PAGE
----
PARC | <ul><li>Some takeaways… </li></ul><ul><li>Think ecosystems, not only portfolios </li></ul><ul><li>Be the architect, not just the broker </li></ul><ul><li>Remember that it’s all about the people </li></ul>
Steve Hoover | [email_address] slides will be posted at: www.slideshare.net/parcinc www.parc.com www.parc.com/subscribe Twitter: @PARCinc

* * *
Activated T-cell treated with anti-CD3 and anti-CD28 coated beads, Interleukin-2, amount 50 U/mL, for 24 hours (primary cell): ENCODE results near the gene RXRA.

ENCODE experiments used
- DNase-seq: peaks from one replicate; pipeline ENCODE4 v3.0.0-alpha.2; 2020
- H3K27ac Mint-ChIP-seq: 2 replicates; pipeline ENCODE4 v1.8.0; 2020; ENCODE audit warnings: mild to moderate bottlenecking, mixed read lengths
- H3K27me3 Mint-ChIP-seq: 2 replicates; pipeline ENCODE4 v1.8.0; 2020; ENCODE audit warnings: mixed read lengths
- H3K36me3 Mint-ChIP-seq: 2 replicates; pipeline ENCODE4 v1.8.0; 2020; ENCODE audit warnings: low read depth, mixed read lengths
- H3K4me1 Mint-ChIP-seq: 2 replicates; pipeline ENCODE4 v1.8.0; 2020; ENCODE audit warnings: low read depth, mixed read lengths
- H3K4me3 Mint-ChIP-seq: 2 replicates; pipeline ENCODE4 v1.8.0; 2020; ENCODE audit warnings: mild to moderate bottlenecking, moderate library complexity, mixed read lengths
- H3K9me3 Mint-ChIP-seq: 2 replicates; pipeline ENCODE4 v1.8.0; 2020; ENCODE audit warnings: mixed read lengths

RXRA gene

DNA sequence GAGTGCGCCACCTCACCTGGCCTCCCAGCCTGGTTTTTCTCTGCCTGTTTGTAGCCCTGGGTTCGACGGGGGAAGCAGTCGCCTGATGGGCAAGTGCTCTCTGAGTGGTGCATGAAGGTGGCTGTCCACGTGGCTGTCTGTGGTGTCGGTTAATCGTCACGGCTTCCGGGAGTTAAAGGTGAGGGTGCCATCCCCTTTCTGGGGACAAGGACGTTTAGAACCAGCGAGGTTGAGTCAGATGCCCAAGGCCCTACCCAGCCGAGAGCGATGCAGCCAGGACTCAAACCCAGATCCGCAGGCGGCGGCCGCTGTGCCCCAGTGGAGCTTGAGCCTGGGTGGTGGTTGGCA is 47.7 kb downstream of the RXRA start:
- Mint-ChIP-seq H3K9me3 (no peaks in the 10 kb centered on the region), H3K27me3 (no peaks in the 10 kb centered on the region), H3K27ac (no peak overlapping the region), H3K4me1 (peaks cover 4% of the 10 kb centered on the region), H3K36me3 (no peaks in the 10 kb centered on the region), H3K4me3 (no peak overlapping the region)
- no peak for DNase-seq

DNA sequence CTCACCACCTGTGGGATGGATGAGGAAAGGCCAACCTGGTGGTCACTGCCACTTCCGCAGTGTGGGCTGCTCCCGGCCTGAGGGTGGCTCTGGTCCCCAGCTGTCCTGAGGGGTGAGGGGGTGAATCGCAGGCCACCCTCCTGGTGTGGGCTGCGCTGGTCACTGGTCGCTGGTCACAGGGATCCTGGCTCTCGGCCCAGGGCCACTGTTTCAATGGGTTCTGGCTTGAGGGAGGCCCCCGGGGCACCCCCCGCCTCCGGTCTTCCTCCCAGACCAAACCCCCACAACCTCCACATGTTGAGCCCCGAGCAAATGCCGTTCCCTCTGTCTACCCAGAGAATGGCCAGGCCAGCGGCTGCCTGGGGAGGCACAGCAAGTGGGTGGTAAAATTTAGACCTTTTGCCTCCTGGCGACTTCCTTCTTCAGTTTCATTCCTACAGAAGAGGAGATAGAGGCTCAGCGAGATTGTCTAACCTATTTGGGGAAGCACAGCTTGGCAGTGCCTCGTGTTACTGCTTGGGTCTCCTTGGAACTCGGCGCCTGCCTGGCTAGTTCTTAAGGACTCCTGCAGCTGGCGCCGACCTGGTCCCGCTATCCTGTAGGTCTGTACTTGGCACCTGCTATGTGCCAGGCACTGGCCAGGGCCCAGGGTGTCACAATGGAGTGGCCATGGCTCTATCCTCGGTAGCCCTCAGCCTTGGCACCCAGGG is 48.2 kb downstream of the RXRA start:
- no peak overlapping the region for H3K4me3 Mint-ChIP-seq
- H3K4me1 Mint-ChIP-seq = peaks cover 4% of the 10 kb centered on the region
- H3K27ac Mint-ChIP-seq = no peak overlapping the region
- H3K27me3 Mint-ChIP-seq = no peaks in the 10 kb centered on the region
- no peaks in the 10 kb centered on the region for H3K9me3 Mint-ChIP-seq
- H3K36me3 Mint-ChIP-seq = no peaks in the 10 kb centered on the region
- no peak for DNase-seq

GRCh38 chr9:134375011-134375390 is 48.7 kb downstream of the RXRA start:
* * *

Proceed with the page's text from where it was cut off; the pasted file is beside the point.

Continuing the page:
invited talk: Corporate Venturing and Innovation Partnering conference – 7 February 2012 about the conference: Attended by corporate investors, new business development executives, venture capitalists, private equity investors, mergers & acquisition executives, institutional investors, technology transfer experts, licensing executives, investment bankers, corporate counsel, as well as CTOs, CIOs, CEOs and CFOs of emerging growth companies, this annual International Business Forum event shares strategies to gain a competitive advantage through corporate venturing and innovation initiatives. Over two days, attendees will have an opportunity to share B2B alliance models, investment approaches, strategies to capture technology innovation from external sources, and insights on ways to enhance their corporate venturing initiatives. context for PARC part: PARC will be presenting during the &quot;Innovation Storytelling: Nurturing The Seeds of Innovation, Case Study Illustrations&quot; from 1:15-2:45pm as part of the &quot;Catalyzing Innovation: The Corporate Perspective on Innovation Purpose, Ideation, Process, & Measurement&quot; conference segment. abstract: There are many models for engaging in corporate venturing and innovation. But how can we expand the models we think of when we think of &quot;strategic partnerships&quot;? And what practices can we engage in so these initiatives aren't conducted as isolated engagements but as ones that can centrally influence the business? Drawing on lessons learned and experiences from PARC today, CEO Steve Hoover will share cases and specific innovation practices we can engage in, particularly for moving ideation to impact, optimizing for timing especially under uncertainty, and for influencing the entire organization.